Between the slagheaps, the waste and the slack,
three grackles hunker down for anthracite
season to explode into full-blown swing:

veins nicked open at the seams (fault and lack
in solid stone), not quite black gold. I cite
metamorphic rock in defense of wing,

caw, and claw. They call it crow coal up north,
where the silken cloth of a man's bronchi
is dappled like snow beneath a feeder:

Sunflower seed reduced to powder-gray ort,
mined of potential energy; busted bronc
robbed of his wild for a nominal fee,

yet still robed in stipple, like the grackles
and their song, measured above the racket.



Love Song for the Damned


Come cretins and creatures, miscreants and misanthropes:
give up your revolvers, your clubs, epees and ropes.

You won't miss them where we're going. Behold how good
is the champagne flute, pinched between fingers, god—

like the package twine in danger of loosening up, bowed glass
swooped then settled into fragile symmetry. Noble gas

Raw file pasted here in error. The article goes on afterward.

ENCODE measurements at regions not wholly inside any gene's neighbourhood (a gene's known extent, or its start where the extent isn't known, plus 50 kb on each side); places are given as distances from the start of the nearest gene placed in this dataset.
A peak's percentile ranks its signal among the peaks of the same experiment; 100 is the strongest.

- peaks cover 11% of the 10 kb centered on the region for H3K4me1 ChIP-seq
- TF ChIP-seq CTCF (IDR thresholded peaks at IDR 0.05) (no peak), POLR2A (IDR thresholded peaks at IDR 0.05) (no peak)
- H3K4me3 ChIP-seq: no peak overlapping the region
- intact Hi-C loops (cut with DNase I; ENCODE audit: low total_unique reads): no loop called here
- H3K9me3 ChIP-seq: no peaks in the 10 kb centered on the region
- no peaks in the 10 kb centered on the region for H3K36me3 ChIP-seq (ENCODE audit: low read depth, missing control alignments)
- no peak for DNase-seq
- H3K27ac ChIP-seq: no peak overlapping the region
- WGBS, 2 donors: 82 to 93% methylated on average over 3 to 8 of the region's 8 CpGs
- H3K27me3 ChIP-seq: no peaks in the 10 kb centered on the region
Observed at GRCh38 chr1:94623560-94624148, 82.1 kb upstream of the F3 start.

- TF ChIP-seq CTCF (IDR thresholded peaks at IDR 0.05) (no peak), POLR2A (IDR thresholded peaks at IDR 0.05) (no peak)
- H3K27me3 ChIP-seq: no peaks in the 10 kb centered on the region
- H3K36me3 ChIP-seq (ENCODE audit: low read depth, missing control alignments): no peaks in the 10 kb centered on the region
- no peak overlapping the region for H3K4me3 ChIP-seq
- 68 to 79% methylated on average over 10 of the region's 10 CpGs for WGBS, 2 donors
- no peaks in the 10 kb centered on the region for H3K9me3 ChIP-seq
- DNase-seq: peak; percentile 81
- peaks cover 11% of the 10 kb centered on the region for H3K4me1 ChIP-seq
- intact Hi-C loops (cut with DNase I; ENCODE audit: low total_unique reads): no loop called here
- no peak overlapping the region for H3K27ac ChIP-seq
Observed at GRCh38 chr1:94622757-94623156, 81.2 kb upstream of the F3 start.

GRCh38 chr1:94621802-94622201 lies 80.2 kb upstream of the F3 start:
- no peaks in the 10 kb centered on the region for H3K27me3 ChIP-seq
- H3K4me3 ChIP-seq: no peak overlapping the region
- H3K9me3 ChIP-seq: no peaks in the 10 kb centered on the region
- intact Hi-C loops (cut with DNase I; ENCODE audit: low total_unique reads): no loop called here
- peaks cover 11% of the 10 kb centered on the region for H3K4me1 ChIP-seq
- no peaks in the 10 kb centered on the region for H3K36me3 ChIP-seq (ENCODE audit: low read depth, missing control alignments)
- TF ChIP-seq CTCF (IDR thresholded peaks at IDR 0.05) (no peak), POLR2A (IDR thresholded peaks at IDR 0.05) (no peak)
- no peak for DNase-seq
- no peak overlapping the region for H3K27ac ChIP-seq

made manifest. Hell, let us dine. Let the upper troposphere
shine its light, like water, all over your tan shoulders. Here,

on this cloth, each drop settles, imprisoning reds and cooler
hues, prismatic cells, each a winking flirt of color.

Don't fear shadow. That's just where I'll tie the last one off,
say, in the dim corner of this dusty pub, image of

broken love. And when we're gone on wine, our spirits rise,
each bond shattered, wafers of air cradled on rye.





Sure, sound outstrips sedimentary thought,
sense re-wrought: alchemy in auricle:
animal's ear that became a chamber

of the heart, the heart that, with sense, ought
to meld into a shrine of near-auric
proportions, or slow-drip to an amber

stone of fire-hardened faith. Please forgive
my hollow bellows—oracular, plaited
musings on the auricular—but gold

knows only ornament. Let me then forge
new neural pathways, streets with lead-plated
gutters that reflect the gilt face of God.

Grace is guttural. And love? Gray matter,
gleaming with spring's new marigold chatter.

J.P. Grasser is originally from Maryland. His poetry explores the diverse regions he has called home, most insistently his family’s fish hatchery in Brady, Nebraska. He studied English and Creative Writing at Sewanee: The University of the South and is currently an MFA student in poetry at Johns Hopkins University. His work has appeared or is forthcoming in The Journal, Cream City Review, Ninth Letter Online, The Collagist, and Nashville Review, among others.